'Lethal' road junction near college will get safety improvements

gibraltar crossroads ashbocking

The Gibraltar crossroads, which connects the B1078 and High Road between Ashbocking and Suffolk Rural college - Credit: Google maps

Safety improvements are to be made to a rural east Suffolk junction described as “lethal” for its risk of near-miss accidents.

Cash has been secured for changes to the ‘Gibraltar Crossroads’ which connects the B1078 and High Road between Ashbocking and Suffolk Rural college – formerly Otley College.

It will feature an extension of the 40mph speed limits nearby, as well as signs and warning lines.

Currently the crossroads is on a 760-metre portion of national speed limit highway, despite having 40mph zones on either side between the college and the B1077 junction.

Carlford and Fynn Valley councillor Tony Fryatt described the portion of road as “lethal” which “never ever should have been left the way it is”.

On Monday afternoon, the Kesgrave, Rushmere St Andrew, Martlesham, Carlford and Fynn Valley Community Partnership committee of East Suffolk Council with town and parish councils agreed to fund the final £2,500 needed for the £9,500 improvement plan.

County councillor for the area, Elaine Bryce, has agreed to use £4,500 from her highways locality budget, while Swilland and Witnesham Parish Council is using £2,500 from its reserves to make up the rest.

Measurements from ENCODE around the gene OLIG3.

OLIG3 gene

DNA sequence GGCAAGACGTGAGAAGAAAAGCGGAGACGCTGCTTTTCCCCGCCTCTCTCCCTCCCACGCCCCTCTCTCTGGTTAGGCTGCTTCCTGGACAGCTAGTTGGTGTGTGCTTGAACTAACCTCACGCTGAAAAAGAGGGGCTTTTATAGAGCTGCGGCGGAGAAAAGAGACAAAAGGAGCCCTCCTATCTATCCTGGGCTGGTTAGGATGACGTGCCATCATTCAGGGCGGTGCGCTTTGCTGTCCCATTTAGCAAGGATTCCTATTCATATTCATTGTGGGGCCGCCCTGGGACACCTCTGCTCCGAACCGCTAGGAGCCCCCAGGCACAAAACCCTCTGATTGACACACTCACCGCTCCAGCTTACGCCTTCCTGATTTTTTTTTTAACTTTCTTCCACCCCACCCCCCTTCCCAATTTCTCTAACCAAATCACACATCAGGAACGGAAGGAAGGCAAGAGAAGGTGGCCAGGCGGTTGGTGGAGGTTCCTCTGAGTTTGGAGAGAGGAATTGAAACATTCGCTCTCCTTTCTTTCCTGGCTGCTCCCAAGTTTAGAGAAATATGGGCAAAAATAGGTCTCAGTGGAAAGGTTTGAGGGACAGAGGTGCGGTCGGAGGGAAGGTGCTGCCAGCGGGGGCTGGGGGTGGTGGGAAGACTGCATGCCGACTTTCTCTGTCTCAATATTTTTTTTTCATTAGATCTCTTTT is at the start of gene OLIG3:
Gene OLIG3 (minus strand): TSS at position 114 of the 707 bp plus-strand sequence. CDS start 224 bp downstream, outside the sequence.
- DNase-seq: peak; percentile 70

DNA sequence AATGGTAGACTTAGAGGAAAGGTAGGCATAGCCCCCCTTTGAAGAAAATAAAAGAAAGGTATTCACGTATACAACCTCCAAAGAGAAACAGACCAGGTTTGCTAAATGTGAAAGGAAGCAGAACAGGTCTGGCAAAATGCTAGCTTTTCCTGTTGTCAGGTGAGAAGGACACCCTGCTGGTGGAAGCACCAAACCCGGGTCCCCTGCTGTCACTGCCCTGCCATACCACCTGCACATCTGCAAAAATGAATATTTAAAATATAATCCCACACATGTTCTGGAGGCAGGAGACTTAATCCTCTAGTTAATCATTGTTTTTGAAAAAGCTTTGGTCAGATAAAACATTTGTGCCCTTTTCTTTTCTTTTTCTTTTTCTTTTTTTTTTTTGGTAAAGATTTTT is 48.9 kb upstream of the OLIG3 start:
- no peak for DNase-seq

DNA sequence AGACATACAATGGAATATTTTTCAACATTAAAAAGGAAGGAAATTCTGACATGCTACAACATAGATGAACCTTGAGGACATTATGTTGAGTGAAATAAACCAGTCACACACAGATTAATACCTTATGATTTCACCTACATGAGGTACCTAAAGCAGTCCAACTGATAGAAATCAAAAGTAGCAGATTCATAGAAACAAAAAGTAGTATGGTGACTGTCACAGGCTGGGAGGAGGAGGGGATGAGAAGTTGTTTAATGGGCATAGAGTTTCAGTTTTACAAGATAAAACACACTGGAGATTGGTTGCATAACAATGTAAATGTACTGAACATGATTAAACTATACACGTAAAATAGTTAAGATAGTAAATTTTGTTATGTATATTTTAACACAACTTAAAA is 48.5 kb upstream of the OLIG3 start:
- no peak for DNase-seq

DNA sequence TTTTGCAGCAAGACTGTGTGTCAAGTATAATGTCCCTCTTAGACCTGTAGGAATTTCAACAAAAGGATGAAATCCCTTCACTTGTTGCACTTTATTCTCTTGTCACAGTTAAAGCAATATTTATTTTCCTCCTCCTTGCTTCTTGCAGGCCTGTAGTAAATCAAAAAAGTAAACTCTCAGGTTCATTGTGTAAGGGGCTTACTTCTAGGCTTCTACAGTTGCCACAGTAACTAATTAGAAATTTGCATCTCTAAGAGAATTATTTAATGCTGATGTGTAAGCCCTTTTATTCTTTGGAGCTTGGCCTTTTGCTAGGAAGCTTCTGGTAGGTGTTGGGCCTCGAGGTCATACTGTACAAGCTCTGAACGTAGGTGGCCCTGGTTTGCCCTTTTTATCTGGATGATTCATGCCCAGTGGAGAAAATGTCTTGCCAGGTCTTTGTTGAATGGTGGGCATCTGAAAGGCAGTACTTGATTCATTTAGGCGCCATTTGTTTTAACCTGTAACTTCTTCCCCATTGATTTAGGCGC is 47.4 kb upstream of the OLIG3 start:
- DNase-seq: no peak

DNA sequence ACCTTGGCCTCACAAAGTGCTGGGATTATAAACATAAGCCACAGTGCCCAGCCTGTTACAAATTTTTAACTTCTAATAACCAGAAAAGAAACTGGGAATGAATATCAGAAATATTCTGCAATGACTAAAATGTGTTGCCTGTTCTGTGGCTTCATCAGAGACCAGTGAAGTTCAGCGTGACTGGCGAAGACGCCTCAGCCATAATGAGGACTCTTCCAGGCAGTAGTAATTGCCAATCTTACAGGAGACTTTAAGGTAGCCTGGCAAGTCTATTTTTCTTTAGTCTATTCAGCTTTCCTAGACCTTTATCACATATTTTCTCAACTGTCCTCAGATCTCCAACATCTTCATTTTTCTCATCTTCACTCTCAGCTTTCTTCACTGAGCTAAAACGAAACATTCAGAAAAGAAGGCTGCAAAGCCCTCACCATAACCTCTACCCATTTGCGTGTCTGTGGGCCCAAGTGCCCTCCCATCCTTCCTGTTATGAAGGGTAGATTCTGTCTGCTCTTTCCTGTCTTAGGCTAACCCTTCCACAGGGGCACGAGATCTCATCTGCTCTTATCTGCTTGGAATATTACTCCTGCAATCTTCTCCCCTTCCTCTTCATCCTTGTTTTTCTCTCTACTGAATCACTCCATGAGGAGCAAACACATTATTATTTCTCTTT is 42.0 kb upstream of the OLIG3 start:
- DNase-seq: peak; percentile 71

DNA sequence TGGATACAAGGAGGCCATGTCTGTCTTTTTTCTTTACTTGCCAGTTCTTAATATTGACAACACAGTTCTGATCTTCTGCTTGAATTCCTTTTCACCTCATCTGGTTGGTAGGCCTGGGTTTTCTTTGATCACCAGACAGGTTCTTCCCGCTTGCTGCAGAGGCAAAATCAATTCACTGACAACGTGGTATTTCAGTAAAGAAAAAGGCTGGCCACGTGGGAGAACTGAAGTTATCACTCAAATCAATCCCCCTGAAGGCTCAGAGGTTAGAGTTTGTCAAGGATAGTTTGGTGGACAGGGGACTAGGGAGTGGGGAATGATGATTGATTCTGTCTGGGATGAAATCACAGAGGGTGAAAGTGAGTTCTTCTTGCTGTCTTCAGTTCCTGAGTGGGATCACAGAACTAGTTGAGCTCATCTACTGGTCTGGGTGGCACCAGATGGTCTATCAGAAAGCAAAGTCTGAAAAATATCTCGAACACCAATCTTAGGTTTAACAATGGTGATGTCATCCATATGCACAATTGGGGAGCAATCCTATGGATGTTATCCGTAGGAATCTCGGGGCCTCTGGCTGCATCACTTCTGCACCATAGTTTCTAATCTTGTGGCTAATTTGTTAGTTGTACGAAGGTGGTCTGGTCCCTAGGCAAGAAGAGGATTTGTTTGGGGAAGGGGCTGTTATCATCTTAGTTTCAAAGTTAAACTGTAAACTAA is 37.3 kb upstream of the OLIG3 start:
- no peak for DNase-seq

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Dr Richard Nicol from the parish council told the committee meeting: “It has been the most serious road safety issue that our parish council has had for probably the last four or five years.

“The situation is this is a very dangerous crossroads.”

The meeting heard that efforts over the last four years had led to signage at the crossroads but no more, but now has the backing of the county council for changes to be made subject to funding being secured by locals.

Cllr Bryce was praised for her efforts in accelerating the issue with highways chiefs.

Otley and Ashbocking parish councils have backed the scheme, but Suffolk Constabulary said there is a “strong need” for engineering measures to ensure motorists comply with the speed limit.

Traffic survey documents indicated that there were between 2,000 and 3,000 vehicle trips in each direction per week, with average speeds between 44mph and 55mph in the national speed limit section.

It is hoped that having 40mph limits through the crossroads section will keep traffic at a safer level and make using the junction easier.

The funding plans were unanimously approved, although it is not yet clear when the work will take place.
 

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